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A low speed rotor for the separation of whole cells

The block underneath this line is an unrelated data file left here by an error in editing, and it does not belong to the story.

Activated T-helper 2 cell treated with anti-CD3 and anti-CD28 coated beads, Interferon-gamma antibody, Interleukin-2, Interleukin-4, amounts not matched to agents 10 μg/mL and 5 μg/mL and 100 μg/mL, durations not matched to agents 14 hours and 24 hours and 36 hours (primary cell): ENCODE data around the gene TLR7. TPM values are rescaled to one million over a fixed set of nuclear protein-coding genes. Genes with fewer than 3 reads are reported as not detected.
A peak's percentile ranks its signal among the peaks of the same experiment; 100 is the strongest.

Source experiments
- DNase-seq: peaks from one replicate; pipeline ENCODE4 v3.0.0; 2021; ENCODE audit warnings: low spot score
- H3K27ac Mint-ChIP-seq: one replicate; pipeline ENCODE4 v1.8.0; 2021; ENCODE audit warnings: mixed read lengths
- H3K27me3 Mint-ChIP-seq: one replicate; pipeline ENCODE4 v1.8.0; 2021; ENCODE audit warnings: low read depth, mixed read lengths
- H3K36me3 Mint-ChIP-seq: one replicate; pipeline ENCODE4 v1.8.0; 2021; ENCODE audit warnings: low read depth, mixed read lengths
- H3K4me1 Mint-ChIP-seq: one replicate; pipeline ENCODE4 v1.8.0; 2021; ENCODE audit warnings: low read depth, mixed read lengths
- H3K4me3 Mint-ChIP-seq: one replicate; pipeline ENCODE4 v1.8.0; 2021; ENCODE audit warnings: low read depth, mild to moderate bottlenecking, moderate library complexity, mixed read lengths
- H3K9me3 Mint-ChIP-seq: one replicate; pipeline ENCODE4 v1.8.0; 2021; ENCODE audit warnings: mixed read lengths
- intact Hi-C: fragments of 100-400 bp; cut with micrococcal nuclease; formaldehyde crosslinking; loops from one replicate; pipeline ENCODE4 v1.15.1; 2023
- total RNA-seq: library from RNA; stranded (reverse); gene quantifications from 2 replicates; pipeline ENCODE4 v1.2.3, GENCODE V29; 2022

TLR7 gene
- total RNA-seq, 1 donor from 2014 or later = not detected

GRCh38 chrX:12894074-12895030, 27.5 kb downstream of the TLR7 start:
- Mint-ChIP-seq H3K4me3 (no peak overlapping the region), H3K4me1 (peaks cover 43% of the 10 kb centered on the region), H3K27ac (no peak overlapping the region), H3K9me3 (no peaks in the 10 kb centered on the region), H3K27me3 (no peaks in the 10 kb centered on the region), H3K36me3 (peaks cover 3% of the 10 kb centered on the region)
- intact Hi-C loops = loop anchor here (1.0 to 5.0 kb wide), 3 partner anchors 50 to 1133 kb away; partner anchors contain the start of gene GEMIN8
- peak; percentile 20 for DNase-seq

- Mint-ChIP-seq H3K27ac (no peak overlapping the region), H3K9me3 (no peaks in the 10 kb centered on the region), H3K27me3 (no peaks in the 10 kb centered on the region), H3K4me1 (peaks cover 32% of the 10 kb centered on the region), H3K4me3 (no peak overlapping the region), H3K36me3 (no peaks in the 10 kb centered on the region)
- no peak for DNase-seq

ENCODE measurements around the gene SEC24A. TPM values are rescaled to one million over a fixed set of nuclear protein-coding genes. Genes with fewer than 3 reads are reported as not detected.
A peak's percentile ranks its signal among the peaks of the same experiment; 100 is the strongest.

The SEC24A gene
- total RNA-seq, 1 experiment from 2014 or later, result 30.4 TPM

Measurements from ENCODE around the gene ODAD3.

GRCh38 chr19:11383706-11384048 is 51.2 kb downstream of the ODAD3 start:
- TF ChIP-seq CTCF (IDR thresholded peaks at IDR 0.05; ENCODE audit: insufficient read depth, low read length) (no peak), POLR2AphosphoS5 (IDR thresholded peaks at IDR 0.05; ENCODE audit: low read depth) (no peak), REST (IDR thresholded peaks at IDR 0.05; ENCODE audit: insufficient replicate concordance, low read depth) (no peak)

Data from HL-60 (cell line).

Applications of a low-speed centrifuge rotor designed to separate whole cells at very low g-forces in partially reoriented, shallow density gradients are presented. The particle separation chamber was fabricated using Lucite so that gradient behavior and particle sedimentation could be monitored visually during rotor operation by using stroboscopic illumination. Runs were recorded on videotape for later study and frame-by-frame analysis. Rotor performance was tested using a model system consisting of polystyrene microspheres of known sizes and densities. The resolution obtained exceeded that of previously reported centrifugal separations. Cells from an ascites-grown tumor were separated into three discrete subpopulations. Cells comprising each subpopulation were characterized in terms of size distributions and sedimentation rates. Experimental results are discussed in relation to theoretical considerations about the behavior of particles in partially reoriented density gradients.